Mary Hoffman is a best-selling British author and critic, born in 1945.
Mary Hoffman won a scholarship to James Allen’s Girls’ School in Dulwich, which she describes as “an exercise in punctuation in itself.” From there she went to the University of Cambridge to study English at Newnham College and then spent two years studying Linguistics at University College London. In 1998 she was made an Honorary Fellow of the Library Association for her work with children and schools. She worked at the Open University for nearly five years, contributing to courses for teachers on reading, language and children’s literature. For eighteen years she was Reading Consultant to BBC Schools TV’s Look and Read series and wrote the teaching scripts. She has been a freelance, self-employed professional writer and journalist since the mid-90s. She has been nominated for the post of Children's Laureate, 2011–2013.
Mary lives with her husband Stephen Barber, whom she married in 1972, and three Burmese cats. They have three grown-up daughters, including the writer Rhiannon Lassiter. She moved from London to West Oxfordshire in 2001.
Mary Hoffman's first book was White Magic, published by Rex Collings in 1975. In total, she has written over 90 books, and now concentrates on longer books for teens, including the Stravaganza series and a new thread of historical novels.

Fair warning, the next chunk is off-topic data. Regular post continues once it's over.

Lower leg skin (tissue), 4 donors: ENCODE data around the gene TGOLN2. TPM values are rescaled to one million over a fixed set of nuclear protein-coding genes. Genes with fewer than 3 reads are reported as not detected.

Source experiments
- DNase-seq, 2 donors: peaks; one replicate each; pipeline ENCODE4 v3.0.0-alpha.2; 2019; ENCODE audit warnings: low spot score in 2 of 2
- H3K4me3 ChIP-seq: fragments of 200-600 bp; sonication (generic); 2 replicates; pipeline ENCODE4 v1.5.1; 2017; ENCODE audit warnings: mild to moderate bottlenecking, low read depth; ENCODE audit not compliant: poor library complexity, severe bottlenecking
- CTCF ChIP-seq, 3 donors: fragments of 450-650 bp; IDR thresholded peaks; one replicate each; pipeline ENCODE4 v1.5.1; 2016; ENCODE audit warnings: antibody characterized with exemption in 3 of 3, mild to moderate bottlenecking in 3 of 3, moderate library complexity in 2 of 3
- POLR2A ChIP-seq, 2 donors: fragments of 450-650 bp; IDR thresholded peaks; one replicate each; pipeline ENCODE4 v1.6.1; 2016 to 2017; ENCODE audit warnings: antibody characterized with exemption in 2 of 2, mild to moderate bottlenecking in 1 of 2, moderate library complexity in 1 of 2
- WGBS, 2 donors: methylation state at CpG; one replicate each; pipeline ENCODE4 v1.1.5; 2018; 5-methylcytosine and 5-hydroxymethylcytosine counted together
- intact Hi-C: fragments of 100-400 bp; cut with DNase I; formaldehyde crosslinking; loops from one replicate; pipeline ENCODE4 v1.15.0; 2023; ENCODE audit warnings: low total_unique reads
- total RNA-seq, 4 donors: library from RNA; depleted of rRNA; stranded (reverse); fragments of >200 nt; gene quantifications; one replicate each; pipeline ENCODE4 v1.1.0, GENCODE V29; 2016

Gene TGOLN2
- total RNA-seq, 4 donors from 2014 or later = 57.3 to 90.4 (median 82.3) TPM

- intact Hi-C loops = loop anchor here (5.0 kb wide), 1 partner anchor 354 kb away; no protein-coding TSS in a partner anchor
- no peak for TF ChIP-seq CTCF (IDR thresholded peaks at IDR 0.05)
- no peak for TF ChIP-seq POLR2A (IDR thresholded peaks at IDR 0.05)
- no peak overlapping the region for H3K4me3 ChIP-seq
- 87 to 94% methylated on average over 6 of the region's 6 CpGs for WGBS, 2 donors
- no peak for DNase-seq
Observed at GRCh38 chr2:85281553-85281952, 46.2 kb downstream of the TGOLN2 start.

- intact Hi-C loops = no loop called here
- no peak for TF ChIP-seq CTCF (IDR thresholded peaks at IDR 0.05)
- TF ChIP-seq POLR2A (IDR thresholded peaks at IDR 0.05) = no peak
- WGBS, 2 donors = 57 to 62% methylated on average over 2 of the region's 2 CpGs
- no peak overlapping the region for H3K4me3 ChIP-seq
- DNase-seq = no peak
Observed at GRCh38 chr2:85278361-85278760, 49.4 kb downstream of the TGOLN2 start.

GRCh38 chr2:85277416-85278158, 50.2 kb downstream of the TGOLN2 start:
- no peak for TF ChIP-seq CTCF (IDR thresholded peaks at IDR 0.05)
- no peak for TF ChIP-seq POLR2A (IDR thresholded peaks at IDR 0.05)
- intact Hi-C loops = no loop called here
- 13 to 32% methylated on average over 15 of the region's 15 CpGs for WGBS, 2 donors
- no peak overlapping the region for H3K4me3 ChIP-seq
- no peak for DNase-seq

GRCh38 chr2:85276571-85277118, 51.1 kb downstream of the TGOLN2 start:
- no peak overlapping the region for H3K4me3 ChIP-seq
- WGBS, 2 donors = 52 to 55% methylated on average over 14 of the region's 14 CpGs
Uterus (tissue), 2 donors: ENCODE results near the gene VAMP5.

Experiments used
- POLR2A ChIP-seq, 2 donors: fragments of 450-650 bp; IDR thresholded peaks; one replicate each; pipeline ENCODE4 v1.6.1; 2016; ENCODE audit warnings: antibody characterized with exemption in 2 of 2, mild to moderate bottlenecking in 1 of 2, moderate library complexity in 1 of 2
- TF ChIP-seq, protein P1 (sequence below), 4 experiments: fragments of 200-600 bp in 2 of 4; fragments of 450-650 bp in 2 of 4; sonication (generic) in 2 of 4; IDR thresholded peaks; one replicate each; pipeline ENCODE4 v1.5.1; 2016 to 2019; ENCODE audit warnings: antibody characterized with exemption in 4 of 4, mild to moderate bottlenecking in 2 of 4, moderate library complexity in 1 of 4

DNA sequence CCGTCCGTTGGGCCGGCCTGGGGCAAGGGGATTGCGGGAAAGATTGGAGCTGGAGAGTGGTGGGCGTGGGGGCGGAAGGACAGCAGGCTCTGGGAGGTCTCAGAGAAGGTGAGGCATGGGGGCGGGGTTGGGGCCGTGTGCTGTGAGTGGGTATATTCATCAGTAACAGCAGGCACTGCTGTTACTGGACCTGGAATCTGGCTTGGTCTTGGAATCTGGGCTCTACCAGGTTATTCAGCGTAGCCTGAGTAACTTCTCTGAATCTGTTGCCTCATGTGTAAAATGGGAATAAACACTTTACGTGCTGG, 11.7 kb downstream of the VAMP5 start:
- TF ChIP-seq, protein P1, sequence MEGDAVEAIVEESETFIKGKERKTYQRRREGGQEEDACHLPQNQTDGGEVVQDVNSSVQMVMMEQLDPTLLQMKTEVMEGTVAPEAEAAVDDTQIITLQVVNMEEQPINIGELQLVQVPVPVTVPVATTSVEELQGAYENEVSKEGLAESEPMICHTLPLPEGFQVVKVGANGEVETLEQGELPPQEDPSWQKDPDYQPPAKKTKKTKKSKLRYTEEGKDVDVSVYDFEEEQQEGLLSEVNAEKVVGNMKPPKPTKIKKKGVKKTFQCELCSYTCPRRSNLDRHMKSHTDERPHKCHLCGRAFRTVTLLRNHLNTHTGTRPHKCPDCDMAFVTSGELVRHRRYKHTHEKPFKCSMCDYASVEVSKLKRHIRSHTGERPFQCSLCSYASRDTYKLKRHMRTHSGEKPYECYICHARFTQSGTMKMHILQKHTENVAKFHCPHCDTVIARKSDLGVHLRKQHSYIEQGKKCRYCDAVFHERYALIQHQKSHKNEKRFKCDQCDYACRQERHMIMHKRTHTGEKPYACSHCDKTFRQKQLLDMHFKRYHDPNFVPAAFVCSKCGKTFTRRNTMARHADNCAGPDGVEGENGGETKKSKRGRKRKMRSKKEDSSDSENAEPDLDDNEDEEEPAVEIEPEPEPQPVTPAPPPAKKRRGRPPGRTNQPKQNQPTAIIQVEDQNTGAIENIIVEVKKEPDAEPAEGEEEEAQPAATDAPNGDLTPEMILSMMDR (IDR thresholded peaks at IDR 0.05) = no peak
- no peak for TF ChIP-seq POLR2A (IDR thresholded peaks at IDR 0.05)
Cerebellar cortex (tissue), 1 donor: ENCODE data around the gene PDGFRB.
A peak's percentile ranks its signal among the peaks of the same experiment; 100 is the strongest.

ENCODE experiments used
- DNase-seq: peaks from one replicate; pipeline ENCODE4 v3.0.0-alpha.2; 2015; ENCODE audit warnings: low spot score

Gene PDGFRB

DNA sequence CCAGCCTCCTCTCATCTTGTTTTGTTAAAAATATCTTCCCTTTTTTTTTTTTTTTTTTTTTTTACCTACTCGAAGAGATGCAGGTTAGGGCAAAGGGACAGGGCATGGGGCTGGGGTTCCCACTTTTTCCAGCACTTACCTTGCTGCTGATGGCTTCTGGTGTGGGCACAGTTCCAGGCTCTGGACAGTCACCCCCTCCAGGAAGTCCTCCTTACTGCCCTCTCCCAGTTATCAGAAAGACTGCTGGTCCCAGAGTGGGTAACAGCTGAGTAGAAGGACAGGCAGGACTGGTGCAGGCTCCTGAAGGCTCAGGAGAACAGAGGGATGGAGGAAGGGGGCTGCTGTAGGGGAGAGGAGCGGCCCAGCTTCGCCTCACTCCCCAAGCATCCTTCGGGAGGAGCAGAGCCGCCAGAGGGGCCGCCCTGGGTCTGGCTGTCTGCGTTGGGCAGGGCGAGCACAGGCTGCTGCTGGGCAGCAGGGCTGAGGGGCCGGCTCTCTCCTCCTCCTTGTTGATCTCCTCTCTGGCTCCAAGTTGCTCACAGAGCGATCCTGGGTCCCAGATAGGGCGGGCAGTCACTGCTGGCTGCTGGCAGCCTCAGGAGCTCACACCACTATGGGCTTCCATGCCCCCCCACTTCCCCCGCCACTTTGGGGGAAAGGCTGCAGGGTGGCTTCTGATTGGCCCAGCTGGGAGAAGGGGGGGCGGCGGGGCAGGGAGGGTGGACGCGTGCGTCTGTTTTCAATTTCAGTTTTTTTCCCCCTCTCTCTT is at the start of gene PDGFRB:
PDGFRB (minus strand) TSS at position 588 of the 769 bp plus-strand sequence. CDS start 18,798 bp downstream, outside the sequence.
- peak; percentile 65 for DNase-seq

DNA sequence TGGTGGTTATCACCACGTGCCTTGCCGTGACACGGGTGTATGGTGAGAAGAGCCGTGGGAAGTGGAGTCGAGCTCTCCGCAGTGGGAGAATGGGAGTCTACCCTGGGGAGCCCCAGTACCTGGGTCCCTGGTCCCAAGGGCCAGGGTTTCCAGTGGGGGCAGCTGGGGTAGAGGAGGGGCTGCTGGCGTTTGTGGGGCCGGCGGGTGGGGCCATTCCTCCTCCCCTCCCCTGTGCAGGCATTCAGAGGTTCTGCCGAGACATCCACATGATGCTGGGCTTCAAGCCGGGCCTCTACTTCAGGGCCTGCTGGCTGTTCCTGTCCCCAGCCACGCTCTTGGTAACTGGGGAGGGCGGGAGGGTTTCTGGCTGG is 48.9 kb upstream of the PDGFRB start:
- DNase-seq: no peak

- The Stravaganza series published by Bloomsbury.
- The fantasy novel Special Powers (1997) was republished in 2008 by Barn Owl Books.
- The historical novel The Falconer's Knot (Bloomsbury, 2007) was shortlisted for The Guardian Children’s Book Award and North East Teenage Book Award.
- Troubadour published by Bloomsbury (2009)
- David published by Bloomsbury in July 2011
She has created 24 picture books, including the three books in the Grace series which have together sold over a million and a half copies. Amazing Grace, published in 1991, made the New York Times Bestseller lists.
Junior fiction and non-fiction
Mary Hoffman has written titles for junior readers' series, including Beware, Princess! the first title illustrated by the British illustrator Chris Riddell. She has also written children's non-fiction.
She has written re-tellings of myths and legends, fairy stories, nursery stories King Arthur and the Bible, including Women of Camelot, which tells the King Arthur stories from the points of view of the female characters. She has also edited collections of stories, including Lines in the Sand (2003) – a response to the allied invasion of Iraq, with all funds raised donated to UNICEF in Iraq. She was nominated for the Astrid Lindgren Memorial Award in 2011.
Books for adults
Mary Hoffman writes for adults under the names Amy Lovell and Suzy Cavendish. She has written adult non-fiction under her own name and the name Mary Lassiter.